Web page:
Back to Top

News & Stories

NSA Releases Thousands of WWII-era Documents to National Archives

More than 29,000 pages of declassified material related to the World War II-era Target Intelligence Committee (TICOM) are now publicly available following a recent transfer from the National Security Agency to the National Archives and Records Administration.

Enigma Gallery
Visit NSA's National Cryptologic Museum to see an authentic Enigma The Enigma Machine

It was NSA’s final transfer of its material related to TICOM, a joint project that began in 1944 between the United States and the United Kingdom. The now-famous “Monuments Men” searched for precious works of art that had been looted by the Nazis – with the goal of returning items to their rightful owners. In contrast, TICOM teams followed Allied armies into occupied areas of Western Europe to seize material and equipment Axis powers used for code-breaking and code-making, including the German Enigma cipher. The teams also tried to determine how successful the Germans had been in breaking Allied codes. Through these efforts, the United States and the United Kingdom aimed to read more of the encrypted communications of retreating Nazi armies and better protect their own information from German eavesdropping.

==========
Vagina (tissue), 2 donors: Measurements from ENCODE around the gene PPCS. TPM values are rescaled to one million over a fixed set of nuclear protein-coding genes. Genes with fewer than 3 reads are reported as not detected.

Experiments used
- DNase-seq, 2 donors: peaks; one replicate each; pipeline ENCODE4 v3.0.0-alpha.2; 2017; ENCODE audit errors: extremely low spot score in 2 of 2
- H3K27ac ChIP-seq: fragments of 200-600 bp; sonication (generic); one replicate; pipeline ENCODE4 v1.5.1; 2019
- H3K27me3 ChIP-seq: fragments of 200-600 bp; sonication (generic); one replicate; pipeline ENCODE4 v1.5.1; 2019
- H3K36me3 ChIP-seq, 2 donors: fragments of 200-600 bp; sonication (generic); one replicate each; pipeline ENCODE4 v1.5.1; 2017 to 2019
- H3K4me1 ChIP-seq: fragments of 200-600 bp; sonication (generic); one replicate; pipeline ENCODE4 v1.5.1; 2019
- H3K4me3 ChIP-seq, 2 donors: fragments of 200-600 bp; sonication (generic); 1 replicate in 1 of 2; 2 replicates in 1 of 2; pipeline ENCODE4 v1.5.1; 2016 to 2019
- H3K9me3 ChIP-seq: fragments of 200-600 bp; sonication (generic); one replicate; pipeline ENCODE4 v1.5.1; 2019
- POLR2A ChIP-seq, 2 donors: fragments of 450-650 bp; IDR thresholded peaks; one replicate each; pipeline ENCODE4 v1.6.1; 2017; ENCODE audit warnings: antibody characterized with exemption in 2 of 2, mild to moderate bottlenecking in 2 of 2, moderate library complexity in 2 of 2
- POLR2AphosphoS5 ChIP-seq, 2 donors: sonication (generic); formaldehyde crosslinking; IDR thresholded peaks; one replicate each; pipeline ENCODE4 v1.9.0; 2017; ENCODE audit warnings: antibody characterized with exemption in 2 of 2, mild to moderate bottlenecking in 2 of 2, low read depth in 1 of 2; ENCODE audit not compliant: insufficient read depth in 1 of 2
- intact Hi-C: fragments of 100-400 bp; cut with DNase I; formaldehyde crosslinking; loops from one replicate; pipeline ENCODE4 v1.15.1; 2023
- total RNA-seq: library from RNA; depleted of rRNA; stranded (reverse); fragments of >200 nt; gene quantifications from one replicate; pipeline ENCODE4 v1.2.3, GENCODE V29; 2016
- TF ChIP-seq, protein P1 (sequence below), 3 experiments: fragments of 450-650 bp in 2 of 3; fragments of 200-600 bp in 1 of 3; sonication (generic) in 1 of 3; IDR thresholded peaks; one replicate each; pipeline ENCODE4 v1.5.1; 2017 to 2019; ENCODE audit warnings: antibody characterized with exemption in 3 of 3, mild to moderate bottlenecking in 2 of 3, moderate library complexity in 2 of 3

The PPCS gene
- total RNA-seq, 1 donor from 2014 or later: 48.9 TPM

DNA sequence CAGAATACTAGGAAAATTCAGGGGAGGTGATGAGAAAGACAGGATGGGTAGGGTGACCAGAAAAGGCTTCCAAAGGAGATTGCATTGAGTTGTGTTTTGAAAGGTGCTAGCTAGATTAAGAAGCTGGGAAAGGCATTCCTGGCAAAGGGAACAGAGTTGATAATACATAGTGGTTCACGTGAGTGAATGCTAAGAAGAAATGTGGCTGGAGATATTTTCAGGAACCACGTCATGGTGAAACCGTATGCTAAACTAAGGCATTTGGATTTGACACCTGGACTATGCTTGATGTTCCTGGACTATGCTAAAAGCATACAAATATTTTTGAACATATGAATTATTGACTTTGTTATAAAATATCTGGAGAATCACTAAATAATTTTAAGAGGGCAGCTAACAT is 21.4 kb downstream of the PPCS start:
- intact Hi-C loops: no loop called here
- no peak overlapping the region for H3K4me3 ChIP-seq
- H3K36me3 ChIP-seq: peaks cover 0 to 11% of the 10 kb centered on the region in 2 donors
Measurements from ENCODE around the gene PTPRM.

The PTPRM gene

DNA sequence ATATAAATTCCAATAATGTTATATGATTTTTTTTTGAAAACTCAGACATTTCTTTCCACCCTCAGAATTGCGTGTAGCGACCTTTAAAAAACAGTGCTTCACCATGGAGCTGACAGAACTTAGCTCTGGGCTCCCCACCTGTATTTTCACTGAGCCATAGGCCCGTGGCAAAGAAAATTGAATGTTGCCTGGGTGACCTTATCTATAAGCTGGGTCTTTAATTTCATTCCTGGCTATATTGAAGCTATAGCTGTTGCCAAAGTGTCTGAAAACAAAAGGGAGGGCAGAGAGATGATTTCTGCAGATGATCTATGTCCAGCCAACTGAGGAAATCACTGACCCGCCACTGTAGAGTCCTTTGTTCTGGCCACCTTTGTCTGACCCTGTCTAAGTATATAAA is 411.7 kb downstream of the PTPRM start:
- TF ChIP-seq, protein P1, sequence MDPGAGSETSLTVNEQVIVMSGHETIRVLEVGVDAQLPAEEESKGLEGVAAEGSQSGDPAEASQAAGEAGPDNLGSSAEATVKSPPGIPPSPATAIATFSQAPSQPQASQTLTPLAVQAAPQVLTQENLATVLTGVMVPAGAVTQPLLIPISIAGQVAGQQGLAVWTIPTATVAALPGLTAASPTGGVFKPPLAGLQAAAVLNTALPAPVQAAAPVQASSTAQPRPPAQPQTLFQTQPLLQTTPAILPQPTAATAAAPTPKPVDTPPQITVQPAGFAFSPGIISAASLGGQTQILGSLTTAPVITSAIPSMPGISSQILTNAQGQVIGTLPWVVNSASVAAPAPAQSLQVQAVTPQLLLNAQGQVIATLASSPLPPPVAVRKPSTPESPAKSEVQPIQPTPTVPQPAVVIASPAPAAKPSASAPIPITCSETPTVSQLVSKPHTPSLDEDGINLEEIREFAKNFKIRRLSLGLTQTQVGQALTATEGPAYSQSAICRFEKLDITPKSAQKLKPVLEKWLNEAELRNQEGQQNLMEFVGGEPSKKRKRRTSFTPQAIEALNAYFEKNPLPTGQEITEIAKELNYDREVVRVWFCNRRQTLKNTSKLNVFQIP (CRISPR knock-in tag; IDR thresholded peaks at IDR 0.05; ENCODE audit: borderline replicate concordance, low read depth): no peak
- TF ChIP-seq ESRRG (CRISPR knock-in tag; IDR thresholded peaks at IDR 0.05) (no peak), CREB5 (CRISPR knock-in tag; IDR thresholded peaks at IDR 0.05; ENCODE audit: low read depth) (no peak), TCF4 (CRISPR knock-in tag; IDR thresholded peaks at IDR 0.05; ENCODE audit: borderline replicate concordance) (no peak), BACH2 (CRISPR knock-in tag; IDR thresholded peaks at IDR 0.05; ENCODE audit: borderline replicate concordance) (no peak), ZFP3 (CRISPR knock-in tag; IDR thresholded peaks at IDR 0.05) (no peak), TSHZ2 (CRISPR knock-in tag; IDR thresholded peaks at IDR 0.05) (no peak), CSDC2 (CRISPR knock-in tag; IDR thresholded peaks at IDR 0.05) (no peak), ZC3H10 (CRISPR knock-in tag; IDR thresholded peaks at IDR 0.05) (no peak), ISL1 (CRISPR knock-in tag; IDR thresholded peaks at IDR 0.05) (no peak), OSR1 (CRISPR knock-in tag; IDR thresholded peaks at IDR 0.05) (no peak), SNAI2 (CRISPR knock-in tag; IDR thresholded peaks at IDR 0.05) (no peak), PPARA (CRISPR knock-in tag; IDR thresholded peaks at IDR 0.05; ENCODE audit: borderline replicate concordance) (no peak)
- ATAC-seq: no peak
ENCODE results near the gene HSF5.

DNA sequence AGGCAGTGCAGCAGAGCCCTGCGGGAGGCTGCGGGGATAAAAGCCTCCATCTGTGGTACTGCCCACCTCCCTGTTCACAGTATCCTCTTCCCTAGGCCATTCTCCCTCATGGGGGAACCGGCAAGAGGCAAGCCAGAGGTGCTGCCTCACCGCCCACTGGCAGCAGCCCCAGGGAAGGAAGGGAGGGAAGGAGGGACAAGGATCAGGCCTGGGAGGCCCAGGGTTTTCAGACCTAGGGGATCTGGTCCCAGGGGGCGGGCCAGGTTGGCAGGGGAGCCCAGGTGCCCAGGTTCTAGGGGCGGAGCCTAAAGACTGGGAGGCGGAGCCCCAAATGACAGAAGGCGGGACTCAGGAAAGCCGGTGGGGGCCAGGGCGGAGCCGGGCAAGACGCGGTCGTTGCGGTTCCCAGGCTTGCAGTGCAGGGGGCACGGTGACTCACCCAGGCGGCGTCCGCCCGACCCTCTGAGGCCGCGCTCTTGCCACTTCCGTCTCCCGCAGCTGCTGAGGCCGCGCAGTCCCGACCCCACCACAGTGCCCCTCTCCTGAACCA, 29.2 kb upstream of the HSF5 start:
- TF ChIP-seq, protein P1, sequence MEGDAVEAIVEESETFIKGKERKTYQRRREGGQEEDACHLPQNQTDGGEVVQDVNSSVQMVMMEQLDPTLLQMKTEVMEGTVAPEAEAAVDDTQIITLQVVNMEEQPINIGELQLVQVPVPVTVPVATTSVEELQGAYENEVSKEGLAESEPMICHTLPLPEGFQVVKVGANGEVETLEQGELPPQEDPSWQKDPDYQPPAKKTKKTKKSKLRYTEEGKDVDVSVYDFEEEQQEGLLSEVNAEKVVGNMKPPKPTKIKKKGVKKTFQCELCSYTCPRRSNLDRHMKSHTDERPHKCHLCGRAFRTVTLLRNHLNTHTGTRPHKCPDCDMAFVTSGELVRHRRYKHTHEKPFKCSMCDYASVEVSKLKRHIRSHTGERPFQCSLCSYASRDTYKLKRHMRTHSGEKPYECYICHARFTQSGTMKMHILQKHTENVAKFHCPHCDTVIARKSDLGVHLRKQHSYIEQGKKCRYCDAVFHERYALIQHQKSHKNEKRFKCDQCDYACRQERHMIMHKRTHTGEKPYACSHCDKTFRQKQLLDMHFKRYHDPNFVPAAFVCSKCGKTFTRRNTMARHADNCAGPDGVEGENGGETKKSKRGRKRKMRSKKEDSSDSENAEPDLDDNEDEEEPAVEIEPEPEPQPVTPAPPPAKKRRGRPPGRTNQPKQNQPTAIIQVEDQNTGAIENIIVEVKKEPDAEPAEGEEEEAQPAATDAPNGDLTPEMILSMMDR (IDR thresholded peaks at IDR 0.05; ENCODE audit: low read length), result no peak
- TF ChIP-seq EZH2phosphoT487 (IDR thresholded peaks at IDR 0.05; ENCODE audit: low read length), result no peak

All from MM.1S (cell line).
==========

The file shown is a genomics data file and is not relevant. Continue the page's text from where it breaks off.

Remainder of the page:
The declassified material is housed at the Archives II facility in College Park, Md. More information about how to locate records held by the National Archives is available at https://catalog.archives.gov/id/5957379.

Information about the National Security Agency is available at www.nsa.gov.